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To think this is intrusive and creepy?

(150 Posts)
kiritekanawa Thu 06-Nov-14 16:08:06

I commute about two hours a day on suburban trains in Paris. It's quite creepy and unsettling to watch the gender politics being played out every day.

Women sit with their bottom at the back of the seat, so their knees don't jut out, so they take up as little room as possible in a 4-seater bit where 2 people face 2 people (which is how most of the seats are arranged on these particular commuter trains).

Men, usually young men, frequently sit opposite women, slide their backside to the edge of the seat, spread their legs wide, and if sitting opposite a woman, put their feet either side of the woman's legs. Then they stare at the woman. If the woman gets up to get off the train, they often won't move their legs, so she has to clamber over them. It's deliberate intrusion. I very rarely see men so tall that their legs would stick out that much naturally if they actually sat up straight - and I know this, I have seen various extremely tall friends sit on these seats without intruding on the space opposite.

This is totally unnecessary, and really rude. Or, possibly, it is totally normal, and I am an uptight Engleesh bitch who needs a f***, as I was told this morning when I politely asked the man opposite me (young enough to be my son, incidentally) to sit up and not surround my legs with his legs, explaining that many women found it a bit too intrusive. Yuck.

weeblueberry Thu 06-Nov-14 16:11:17

Yes it is. And dominating.

I think I'd be constantly shuffling my feet and 'accidentally' kicking them and shoving them with my ankles quite often. Always with a smile and a very sincere apology afterwards of course.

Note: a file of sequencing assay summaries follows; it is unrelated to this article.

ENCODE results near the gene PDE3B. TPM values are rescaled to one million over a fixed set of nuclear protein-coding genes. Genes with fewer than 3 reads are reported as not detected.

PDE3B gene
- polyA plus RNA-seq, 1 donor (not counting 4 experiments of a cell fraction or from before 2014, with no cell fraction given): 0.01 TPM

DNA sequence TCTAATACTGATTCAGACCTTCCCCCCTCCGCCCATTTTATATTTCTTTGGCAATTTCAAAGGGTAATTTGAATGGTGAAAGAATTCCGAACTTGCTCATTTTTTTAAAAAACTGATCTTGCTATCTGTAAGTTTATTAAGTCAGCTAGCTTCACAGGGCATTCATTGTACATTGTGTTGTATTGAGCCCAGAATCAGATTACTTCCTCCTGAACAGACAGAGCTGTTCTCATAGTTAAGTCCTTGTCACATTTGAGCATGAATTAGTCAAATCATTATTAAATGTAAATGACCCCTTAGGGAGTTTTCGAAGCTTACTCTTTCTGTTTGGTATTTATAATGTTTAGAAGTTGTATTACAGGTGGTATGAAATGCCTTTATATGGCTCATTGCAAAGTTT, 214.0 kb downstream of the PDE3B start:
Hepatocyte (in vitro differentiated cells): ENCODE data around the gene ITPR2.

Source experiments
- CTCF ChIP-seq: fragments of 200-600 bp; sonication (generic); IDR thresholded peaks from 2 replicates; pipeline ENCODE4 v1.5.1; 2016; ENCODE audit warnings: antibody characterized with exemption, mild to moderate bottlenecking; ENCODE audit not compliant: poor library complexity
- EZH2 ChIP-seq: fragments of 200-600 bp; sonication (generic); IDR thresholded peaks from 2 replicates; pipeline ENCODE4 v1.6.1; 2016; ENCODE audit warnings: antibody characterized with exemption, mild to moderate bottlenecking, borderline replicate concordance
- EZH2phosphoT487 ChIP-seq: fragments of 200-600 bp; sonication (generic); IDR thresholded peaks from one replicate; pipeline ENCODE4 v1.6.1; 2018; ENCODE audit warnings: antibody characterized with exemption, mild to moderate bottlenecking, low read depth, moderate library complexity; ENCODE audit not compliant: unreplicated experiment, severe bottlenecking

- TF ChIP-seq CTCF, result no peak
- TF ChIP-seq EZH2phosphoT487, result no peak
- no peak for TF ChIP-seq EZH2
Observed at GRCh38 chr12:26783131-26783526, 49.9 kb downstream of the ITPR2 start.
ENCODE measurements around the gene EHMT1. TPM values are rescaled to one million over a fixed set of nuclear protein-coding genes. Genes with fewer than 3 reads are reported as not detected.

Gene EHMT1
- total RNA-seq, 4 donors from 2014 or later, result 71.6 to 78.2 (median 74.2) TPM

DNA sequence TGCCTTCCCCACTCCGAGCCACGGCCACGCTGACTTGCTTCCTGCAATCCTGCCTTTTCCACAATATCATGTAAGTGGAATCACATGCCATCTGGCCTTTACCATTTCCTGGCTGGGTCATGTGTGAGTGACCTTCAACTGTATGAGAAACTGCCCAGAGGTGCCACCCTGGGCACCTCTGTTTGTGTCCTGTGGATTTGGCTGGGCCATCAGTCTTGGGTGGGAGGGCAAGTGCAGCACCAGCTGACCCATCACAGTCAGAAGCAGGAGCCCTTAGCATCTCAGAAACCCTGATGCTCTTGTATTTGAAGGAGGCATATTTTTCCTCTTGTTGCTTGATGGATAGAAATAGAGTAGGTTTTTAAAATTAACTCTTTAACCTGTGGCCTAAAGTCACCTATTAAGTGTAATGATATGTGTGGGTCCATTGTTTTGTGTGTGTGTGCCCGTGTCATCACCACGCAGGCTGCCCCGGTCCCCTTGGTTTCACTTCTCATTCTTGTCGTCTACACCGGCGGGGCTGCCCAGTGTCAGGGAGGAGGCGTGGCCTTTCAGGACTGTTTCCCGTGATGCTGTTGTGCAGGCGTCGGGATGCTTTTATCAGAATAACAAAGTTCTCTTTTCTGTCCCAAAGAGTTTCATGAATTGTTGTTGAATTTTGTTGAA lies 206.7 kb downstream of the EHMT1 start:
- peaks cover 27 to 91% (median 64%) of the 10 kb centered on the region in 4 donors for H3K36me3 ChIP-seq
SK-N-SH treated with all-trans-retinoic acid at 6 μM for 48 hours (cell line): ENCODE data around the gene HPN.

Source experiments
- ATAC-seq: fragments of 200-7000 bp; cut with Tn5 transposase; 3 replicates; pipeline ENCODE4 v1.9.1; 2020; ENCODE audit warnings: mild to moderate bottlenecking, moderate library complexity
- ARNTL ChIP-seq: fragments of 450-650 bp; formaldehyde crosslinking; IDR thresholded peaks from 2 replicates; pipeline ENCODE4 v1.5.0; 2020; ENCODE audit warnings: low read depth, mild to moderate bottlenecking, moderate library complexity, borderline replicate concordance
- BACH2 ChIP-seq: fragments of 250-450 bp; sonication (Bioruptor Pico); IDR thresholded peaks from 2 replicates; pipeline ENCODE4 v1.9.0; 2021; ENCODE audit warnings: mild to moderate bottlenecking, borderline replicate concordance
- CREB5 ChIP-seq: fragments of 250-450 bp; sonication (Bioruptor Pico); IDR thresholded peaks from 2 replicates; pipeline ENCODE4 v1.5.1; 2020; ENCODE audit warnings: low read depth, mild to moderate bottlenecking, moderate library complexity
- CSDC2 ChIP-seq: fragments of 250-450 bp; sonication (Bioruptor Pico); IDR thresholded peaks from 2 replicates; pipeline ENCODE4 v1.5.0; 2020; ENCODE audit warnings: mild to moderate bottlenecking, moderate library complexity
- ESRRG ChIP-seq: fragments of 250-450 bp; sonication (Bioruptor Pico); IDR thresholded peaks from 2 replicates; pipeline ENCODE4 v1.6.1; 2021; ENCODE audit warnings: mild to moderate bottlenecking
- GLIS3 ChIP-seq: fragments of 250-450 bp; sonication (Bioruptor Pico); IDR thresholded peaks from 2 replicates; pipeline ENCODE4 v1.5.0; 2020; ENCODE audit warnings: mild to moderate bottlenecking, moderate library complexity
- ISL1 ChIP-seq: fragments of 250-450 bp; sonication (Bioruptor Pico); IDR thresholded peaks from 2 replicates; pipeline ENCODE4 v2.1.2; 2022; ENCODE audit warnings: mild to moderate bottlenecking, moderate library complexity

ghostvitruvius Thu 06-Nov-14 16:11:57

I lived in Paris in my early 20s and found the street harassment appalling. It was pretty much impossible to use the trains without being harassed in some way.

SpuffySummers Thu 06-Nov-14 16:12:18

shock

I'm lost for words.

I don't even know where to start.

KingJoffreysBloodshotEye Thu 06-Nov-14 16:12:43

I've only started noticing sexism recently.

Must've been living in a bubble. Or I've just grown up.

But, yes. Men behaving as though women are occupying their space is common.

I notice feck all going on around me. So if I've picked up on it then it's bad.

KingJoffreysBloodshotEye Thu 06-Nov-14 16:16:14

I lived in Paris in my early 20s and found the street harassment appalling.

When I was 14 I lived in a touristy town (Bath, if you're interested) and a couple of times I had French lads touch my boobs as I was walking past them.

It used to make me cry. Now I'm just angry about it. 20 years ago and I still get the rage.

OfaFrenchMind Thu 06-Nov-14 16:16:19

When working in Paris, I had that, but it seriously depends on the metro line. Differences can be very glaring.
Solution in this case is to plant your very pointy heels in their foot when you "stumble" out of your seat. That teaches them to block your way.

FyreFly Thu 06-Nov-14 16:18:54

I've never noticed this in Paris (visit reasonably often).

My observation is that if their legs are spread wide with their feet either side of yours, they're exposing a very sensitive area that would be extremely easy to kick, being so accessible and all.... grin

OneDayWhenIGrowUp Thu 06-Nov-14 16:19:43

I notice this in London too although there's not too many lines that seat arrangement any more.

I enjoy the arm rest politics as well.

Callani Thu 06-Nov-14 16:21:28

I think that street harassment is significantly worse in France than in the UK - maybe I just don't notice it as much here but I genuinely can't think of a single incident that compares to what I put up with every day in south France.

I was in my early 20s and nervous and not fluent in French at first so probably an easy target, and I suffered from similar harassment like you mentioned OP. I also got barricaded into the back of the bus a number of times by groups of French guys who thought it was funny to really upset me. One time I called to someone to help (in very stuttering French) and was told I was a stupid foreigner. It's truly appalling and probably the least safe I've ever felt which is saying something.